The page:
>Any intelligent Russian would see at once that the book is pro-Bolshevist and historically false, if only because it ignores the Liberal Revolution of spring, 1917, while making the saintly doctor accept with delirious joy the Bolshevist coup d’état seven months later—all of which is in keeping with the party line.
      Notable context is that Nabokov's father was involved in the provisional government after the February Revolution, went into exile after the October revolution, and was ultimately killed by a tsarist. So he must have taken personal offense at that simplification.

      • 2 months ago
        Anonymous

        However, doctor Zhivago is presented as a naive young man who slowly by witnessing the horrors of idealism being actualized becomes disillusioned. That to me seems to be the reason why he felt delirious joy at the coup d’état, since being naive as he was he thought that it was going to lead to Russia becoming a more fair, equal society.

        But now that I read more of the interview you just posted I see that what Nabokov has an issue with is that the book presents the idea that the country was heading in the right direction under Lenin and that it was only because the revolution was corrupted by Stalin that things went awry. And Nabokov thought that things were shit already from the start. But I didn't really get the impression that it was that at all. I thought Zhivago was about a naive young man becoming disillusioned with youthful, passionate idealism.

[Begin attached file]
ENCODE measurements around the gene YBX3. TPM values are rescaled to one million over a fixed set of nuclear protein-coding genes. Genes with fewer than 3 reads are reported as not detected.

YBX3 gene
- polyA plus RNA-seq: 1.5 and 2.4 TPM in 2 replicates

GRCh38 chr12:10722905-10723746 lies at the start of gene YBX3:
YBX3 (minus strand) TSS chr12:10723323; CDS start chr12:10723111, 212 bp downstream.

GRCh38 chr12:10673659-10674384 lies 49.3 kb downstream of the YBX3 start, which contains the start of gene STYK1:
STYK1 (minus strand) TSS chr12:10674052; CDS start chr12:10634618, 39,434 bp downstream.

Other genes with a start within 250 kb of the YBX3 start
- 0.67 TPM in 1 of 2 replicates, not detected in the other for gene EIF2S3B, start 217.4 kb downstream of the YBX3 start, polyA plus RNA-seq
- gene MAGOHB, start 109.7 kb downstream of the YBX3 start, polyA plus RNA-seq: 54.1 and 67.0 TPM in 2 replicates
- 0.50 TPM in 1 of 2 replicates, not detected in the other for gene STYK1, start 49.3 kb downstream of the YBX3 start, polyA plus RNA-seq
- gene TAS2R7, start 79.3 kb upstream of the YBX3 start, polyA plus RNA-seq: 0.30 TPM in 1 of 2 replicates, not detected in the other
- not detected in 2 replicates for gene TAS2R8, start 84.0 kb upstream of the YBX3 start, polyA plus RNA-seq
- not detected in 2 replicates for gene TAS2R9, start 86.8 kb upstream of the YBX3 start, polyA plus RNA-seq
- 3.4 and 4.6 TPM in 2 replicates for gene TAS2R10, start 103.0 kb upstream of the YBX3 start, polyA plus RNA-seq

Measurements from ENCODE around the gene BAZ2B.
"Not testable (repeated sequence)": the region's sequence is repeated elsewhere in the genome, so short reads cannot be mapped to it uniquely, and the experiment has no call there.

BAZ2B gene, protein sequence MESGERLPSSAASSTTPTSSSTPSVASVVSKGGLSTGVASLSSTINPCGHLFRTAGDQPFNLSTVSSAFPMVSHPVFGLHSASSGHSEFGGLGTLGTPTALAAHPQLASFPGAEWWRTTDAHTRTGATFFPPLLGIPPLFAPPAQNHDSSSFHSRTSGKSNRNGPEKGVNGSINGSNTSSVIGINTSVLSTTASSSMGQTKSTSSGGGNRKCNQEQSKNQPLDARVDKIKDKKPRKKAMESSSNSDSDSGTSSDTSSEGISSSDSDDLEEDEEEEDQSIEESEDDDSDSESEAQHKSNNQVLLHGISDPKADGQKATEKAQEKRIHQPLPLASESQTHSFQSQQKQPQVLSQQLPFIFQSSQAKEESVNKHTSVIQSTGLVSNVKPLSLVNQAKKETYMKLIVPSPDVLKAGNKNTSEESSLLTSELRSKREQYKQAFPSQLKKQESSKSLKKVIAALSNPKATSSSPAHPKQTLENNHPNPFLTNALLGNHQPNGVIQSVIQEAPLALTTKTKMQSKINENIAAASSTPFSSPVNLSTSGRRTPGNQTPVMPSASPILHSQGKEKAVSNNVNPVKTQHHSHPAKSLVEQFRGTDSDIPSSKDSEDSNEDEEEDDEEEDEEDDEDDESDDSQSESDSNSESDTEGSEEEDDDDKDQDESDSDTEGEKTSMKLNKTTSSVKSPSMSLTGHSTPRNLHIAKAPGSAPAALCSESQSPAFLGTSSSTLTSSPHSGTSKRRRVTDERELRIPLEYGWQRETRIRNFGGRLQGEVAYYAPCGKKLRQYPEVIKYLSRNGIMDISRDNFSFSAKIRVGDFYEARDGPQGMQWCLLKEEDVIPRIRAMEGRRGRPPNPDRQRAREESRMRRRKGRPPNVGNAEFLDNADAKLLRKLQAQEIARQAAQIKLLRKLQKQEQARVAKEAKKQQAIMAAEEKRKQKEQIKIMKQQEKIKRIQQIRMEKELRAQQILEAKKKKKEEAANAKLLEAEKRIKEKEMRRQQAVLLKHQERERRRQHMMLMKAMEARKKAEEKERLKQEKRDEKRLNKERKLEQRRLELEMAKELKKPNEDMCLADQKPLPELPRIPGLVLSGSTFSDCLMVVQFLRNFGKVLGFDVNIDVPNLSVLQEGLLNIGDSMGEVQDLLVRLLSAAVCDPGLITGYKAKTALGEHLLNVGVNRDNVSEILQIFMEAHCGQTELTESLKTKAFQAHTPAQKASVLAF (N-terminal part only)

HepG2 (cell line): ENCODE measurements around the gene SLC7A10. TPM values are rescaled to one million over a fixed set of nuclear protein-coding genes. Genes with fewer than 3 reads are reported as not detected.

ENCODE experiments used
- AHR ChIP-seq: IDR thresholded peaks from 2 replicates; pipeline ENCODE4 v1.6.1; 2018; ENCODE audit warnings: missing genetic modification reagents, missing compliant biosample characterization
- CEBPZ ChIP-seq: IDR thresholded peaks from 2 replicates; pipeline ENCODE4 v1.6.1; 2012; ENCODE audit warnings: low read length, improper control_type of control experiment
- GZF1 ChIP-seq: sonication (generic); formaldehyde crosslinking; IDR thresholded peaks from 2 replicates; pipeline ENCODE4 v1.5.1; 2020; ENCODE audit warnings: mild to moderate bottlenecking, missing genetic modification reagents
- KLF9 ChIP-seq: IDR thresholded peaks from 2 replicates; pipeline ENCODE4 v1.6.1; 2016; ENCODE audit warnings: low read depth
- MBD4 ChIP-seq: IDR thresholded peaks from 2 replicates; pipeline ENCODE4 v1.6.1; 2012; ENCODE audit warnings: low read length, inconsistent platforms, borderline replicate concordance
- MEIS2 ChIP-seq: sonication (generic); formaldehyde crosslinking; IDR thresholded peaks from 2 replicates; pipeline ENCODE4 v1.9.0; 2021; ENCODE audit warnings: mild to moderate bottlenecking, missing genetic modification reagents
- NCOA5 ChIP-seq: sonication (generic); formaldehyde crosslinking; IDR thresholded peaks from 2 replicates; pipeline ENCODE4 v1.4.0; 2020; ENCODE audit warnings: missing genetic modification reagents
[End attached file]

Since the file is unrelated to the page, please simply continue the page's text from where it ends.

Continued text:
14. 2 months ago
    Anonymous

    he really like lewis carroll wonder why he didn't also list whitman who he definitely also adored and with whom he shared affinities

    • 2 months ago
      Anonymous

      Whitman wasn't a pedo.

      • 2 months ago
        Anonymous

        neither was nabakov 😉

        • 2 months ago
          Anonymous

          Neither was Lewis Carroll 😉

  15. 2 months ago
    Anonymous

    this whole list basically

  16. 2 months ago
    Anonymous

    >Fruedian interpretation of dreams is charlatanic, and satanic, nonsense.
    Lmao true. Freudcels BTFO

  17. 2 months ago